Every Saturday is cleaning day. Generally I wake up quite late during the weekend so I tend to have a good breakfast and skip lunch, but last Saturday me and my flatmates had a friend over in the morning, so I decided to cook something not too complicated but very tasty at the same time.
The rule for lunch was “No pasta, please!” which may sound weird for Italians, but we had so many pasta meals recently that we were quite fed up with it. Hence, I chose to prepare a nice risotto.
INGREDIENTS (serves 4)
- 9 handfuls of risotto rice (Arborio or Carnaroli varieties)
- 2 large courgettes
- 1/2 onion
- 2 tablespoons of extra virgin olive oil
- 1/2 Brie cheese wedge
- 1 garlic clove
- bunch of fresh parsley
- 1/2 glass of white wine
- 2 teaspoons of vegetable stock granules (or 1 cube)
Roughly chop both the onion and the courgettes. Pour two tablespoons of olive oil in a pan and add the onion. On a medium heat, let it fry until golden and then add the courgettes. Fry them for a couple of minutes and then add the rice. Let it toast until the grains become translucent, add the white wine and simmer until reduced. Dissolve the stock in boiling water and add gradually to the rice. It should be ready in about 16-18 minutes.
At the end, add the Brie chunks, a tablespoon of butter, the garlic finely chopped and the parsley. Stir everything in, cover with a lid and let it set for five minutes. This is particularly important for a good risotto. The melting ingredients (cheese and butter, generally) should be added at last to add extra flavour and texture, what in Italian is called mantecatura.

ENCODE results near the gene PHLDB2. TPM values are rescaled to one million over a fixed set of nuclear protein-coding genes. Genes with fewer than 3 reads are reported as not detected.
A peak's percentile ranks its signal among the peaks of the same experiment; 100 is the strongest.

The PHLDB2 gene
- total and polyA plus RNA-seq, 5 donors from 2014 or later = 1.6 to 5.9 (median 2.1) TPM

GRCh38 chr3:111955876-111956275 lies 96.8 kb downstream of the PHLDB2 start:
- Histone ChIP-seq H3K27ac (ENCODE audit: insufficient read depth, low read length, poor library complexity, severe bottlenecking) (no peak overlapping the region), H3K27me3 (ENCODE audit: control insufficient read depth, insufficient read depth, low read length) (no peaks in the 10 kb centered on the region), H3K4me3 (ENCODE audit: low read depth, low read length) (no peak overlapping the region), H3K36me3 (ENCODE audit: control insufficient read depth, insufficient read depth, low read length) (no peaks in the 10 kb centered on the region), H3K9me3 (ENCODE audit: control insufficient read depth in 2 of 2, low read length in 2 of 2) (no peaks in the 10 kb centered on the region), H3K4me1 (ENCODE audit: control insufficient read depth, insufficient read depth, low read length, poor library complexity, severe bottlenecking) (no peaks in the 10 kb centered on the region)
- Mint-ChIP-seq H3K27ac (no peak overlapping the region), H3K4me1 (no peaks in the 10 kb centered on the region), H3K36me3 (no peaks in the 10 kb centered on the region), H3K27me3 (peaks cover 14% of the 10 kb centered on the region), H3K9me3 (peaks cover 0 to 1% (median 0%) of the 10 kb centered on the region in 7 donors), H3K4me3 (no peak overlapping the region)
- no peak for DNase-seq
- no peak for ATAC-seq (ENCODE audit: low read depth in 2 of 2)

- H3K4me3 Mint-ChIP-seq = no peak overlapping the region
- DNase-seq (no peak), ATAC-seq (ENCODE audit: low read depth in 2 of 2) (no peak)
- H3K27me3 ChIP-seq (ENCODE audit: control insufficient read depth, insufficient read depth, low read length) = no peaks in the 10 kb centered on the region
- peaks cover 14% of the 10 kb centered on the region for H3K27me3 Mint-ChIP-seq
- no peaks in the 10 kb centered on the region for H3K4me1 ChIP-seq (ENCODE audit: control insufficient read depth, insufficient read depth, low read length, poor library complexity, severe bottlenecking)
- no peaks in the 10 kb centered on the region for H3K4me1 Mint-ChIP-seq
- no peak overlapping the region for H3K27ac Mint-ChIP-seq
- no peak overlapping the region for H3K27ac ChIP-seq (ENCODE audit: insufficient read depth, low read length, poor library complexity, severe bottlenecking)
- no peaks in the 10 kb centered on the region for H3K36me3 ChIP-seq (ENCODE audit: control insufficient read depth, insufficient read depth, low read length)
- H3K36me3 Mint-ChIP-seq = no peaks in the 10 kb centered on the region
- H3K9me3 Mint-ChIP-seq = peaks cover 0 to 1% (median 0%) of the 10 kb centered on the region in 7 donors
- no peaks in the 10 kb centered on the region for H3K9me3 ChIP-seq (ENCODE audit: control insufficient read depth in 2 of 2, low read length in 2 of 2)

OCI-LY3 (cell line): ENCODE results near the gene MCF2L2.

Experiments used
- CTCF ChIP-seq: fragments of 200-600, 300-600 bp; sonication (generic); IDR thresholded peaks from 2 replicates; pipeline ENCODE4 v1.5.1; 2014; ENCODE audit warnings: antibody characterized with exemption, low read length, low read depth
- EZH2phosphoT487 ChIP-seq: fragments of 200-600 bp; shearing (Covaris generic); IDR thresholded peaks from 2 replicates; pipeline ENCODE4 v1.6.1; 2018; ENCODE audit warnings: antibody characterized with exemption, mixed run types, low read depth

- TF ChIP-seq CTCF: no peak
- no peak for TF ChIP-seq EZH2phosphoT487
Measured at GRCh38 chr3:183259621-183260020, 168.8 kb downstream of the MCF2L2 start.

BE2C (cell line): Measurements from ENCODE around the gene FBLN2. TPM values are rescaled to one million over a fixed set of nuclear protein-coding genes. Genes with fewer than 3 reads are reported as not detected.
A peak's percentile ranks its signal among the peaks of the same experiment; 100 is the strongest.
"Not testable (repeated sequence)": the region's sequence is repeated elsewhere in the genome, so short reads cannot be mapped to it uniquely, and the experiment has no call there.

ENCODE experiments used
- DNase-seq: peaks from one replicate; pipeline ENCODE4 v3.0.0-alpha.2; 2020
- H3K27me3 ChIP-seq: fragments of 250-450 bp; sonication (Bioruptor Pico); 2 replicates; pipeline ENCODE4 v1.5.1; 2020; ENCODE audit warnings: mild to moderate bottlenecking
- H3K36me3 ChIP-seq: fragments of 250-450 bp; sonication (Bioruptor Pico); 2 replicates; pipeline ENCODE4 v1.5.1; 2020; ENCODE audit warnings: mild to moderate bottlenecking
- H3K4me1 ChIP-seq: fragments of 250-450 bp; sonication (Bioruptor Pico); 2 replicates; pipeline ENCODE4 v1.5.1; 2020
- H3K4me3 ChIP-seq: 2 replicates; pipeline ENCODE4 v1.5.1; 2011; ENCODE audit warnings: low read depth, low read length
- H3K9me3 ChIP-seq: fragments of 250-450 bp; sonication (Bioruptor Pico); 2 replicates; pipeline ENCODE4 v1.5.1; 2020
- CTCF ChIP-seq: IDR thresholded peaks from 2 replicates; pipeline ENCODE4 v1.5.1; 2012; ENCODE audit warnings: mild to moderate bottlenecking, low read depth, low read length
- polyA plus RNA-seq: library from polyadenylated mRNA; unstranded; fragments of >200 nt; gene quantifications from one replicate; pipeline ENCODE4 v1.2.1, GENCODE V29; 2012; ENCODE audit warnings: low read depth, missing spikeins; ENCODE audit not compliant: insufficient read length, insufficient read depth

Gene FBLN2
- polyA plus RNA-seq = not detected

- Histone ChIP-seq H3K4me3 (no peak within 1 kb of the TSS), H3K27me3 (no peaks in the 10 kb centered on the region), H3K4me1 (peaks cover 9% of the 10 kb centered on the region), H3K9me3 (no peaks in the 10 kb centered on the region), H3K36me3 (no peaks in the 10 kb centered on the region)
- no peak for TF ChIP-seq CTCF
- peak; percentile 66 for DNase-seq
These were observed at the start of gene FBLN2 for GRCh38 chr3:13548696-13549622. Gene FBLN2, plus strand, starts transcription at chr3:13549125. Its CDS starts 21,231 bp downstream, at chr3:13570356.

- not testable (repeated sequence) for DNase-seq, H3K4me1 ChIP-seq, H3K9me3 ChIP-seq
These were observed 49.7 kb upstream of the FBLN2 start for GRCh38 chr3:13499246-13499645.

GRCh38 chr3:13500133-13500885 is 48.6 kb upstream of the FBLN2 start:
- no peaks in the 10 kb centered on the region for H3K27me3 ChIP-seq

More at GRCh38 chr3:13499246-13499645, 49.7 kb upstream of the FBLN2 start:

There you go, a tasteful and filling main is ready to serve!
There are two things that in my opinion should be pointed out about risottos:
1. Quality of rice. Yes, not every rice will do the job. Especially parboiled rice. The key to a good creamy risotto is the starch that is released during the cooking. Parboiled rice doesn’t have that starch so it’s almost impossible to have a creamy risotto (unless you add cream, but that’s not the point)
2. As Italians say, risotto must be loved. You can’t just pour all the ingredients in the pan, turn on the burner and then leave until it’s ready, not even if you use a non-sticky pan. Risotto must be constantly stirred and tossed and the stock should added gradually as soon as it gets absorbed by the grains.
With these two simple rules, you’ll be sure your risotto is going to be a success!!